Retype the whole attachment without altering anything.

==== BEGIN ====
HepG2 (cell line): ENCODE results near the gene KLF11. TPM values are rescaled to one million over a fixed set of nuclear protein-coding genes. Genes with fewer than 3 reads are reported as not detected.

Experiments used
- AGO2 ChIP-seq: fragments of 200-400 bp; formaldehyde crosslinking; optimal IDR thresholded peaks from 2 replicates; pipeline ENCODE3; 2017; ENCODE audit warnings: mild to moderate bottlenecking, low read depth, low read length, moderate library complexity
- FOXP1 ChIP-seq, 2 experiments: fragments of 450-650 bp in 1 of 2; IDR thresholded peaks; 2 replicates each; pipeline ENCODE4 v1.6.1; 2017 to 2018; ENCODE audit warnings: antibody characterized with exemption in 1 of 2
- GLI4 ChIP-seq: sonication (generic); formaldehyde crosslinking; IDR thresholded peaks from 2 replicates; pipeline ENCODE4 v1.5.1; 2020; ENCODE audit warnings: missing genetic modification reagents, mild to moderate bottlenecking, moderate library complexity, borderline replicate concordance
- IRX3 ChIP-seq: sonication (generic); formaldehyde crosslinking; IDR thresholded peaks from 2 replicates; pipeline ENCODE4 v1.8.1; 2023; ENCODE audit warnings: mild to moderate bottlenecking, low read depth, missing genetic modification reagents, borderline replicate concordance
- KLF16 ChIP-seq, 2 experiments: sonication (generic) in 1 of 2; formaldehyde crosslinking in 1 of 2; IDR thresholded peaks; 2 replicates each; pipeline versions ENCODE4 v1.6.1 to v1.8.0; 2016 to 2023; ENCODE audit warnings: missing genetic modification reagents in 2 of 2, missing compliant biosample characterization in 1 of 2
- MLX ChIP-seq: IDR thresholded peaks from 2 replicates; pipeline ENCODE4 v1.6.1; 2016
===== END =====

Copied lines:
HepG2 (cell line): ENCODE results near the gene KLF11. TPM values are rescaled to one million over a fixed set of nuclear protein-coding genes. Genes with fewer than 3 reads are reported as not detected.

Experiments used
- AGO2 ChIP-seq: fragments of 200-400 bp; formaldehyde crosslinking; optimal IDR thresholded peaks from 2 replicates; pipeline ENCODE3; 2017; ENCODE audit warnings: mild to moderate bottlenecking, low read depth, low read length, moderate library complexity
- FOXP1 ChIP-seq, 2 experiments: fragments of 450-650 bp in 1 of 2; IDR thresholded peaks; 2 replicates each; pipeline ENCODE4 v1.6.1; 2017 to 2018; ENCODE audit warnings: antibody characterized with exemption in 1 of 2
- GLI4 ChIP-seq: sonication (generic); formaldehyde crosslinking; IDR thresholded peaks from 2 replicates; pipeline ENCODE4 v1.5.1; 2020; ENCODE audit warnings: missing genetic modification reagents, mild to moderate bottlenecking, moderate library complexity, borderline replicate concordance
- IRX3 ChIP-seq: sonication (generic); formaldehyde crosslinking; IDR thresholded peaks from 2 replicates; pipeline ENCODE4 v1.8.1; 2023; ENCODE audit warnings: mild to moderate bottlenecking, low read depth, missing genetic modification reagents, borderline replicate concordance
- KLF16 ChIP-seq, 2 experiments: sonication (generic) in 1 of 2; formaldehyde crosslinking in 1 of 2; IDR thresholded peaks; 2 replicates each; pipeline versions ENCODE4 v1.6.1 to v1.8.0; 2016 to 2023; ENCODE audit warnings: missing genetic modification reagents in 2 of 2, missing compliant biosample characterization in 1 of 2
- MLX ChIP-seq: IDR thresholded peaks from 2 replicates; pipeline ENCODE4 v1.6.1; 2016